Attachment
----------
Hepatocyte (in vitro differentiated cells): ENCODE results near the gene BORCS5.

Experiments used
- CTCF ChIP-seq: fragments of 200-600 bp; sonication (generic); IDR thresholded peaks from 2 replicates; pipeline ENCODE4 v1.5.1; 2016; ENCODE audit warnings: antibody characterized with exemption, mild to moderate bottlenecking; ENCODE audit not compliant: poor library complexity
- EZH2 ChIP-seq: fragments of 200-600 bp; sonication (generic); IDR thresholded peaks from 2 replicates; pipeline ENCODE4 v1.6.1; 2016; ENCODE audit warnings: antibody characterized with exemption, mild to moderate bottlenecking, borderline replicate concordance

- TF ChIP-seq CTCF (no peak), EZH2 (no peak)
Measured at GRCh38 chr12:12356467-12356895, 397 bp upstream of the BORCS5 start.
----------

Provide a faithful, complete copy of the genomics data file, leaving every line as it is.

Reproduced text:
Hepatocyte (in vitro differentiated cells): ENCODE results near the gene BORCS5.

Experiments used
- CTCF ChIP-seq: fragments of 200-600 bp; sonication (generic); IDR thresholded peaks from 2 replicates; pipeline ENCODE4 v1.5.1; 2016; ENCODE audit warnings: antibody characterized with exemption, mild to moderate bottlenecking; ENCODE audit not compliant: poor library complexity
- EZH2 ChIP-seq: fragments of 200-600 bp; sonication (generic); IDR thresholded peaks from 2 replicates; pipeline ENCODE4 v1.6.1; 2016; ENCODE audit warnings: antibody characterized with exemption, mild to moderate bottlenecking, borderline replicate concordance

- TF ChIP-seq CTCF (no peak), EZH2 (no peak)
Measured at GRCh38 chr12:12356467-12356895, 397 bp upstream of the BORCS5 start.